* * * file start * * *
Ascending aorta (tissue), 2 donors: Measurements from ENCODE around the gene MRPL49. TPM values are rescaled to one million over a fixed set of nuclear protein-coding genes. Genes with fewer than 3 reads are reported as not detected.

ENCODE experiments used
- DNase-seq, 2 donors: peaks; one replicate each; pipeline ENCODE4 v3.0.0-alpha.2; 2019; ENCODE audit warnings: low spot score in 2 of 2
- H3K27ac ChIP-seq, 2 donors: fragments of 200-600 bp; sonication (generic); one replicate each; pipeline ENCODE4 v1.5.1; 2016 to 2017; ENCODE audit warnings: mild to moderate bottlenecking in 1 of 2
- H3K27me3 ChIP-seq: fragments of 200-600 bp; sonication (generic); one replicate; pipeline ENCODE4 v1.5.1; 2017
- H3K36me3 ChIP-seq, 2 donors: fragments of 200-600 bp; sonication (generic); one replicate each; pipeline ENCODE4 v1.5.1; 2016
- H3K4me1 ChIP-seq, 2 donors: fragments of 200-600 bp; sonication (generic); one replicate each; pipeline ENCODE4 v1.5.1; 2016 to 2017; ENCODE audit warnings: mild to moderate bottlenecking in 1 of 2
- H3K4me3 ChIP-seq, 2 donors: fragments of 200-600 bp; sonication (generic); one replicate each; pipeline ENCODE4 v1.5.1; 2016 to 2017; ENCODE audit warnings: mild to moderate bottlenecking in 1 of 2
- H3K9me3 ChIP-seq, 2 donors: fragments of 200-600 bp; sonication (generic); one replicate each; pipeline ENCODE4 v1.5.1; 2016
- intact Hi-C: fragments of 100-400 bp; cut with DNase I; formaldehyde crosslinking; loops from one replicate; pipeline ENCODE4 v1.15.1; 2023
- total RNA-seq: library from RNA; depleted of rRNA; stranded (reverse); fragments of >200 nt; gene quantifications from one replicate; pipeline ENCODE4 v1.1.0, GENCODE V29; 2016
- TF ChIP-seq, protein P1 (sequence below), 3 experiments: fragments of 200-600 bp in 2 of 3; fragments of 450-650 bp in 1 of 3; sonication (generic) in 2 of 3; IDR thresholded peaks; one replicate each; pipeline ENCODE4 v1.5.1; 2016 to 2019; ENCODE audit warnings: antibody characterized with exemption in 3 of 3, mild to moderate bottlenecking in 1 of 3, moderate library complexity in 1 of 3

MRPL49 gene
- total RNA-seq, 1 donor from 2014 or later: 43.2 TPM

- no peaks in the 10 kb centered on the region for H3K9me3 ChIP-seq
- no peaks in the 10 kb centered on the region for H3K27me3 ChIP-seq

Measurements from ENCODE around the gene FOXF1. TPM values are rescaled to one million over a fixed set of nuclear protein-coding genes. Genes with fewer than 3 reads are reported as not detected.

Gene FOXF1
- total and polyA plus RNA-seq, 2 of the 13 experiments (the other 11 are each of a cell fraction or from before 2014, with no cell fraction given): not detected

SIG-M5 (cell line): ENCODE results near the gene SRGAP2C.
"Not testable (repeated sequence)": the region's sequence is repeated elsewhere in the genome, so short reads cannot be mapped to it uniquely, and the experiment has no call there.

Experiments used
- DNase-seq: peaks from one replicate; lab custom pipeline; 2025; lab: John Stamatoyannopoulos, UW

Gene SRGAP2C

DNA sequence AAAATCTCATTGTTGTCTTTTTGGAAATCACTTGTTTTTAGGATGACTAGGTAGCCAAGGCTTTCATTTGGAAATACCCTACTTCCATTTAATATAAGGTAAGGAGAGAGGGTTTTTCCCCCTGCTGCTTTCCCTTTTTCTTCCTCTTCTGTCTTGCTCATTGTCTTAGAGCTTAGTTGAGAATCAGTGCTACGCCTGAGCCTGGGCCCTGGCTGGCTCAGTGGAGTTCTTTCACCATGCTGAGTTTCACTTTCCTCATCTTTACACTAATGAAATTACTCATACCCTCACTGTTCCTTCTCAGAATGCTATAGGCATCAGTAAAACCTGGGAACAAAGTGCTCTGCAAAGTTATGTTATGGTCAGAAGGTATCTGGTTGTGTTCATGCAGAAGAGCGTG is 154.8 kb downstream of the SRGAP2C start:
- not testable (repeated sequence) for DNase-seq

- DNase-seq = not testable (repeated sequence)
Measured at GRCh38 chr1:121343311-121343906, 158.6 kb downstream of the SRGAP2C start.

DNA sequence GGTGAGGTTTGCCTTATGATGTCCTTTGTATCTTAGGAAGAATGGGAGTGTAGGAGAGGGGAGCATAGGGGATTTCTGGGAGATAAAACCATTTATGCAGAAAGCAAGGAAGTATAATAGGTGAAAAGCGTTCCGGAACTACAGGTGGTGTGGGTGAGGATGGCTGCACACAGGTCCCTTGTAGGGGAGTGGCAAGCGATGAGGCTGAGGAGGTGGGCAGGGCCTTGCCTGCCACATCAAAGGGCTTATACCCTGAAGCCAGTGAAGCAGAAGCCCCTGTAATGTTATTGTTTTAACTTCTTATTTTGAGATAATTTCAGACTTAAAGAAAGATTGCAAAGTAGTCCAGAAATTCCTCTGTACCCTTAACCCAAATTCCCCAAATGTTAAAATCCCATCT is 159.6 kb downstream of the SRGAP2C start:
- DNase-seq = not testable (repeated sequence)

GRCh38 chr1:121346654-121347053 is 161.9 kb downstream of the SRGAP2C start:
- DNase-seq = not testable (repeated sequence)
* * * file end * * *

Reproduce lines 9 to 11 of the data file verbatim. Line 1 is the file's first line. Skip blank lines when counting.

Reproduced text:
- H3K9me3 ChIP-seq, 2 donors: fragments of 200-600 bp; sonication (generic); one replicate each; pipeline ENCODE4 v1.5.1; 2016
- intact Hi-C: fragments of 100-400 bp; cut with DNase I; formaldehyde crosslinking; loops from one replicate; pipeline ENCODE4 v1.15.1; 2023
- total RNA-seq: library from RNA; depleted of rRNA; stranded (reverse); fragments of >200 nt; gene quantifications from one replicate; pipeline ENCODE4 v1.1.0, GENCODE V29; 2016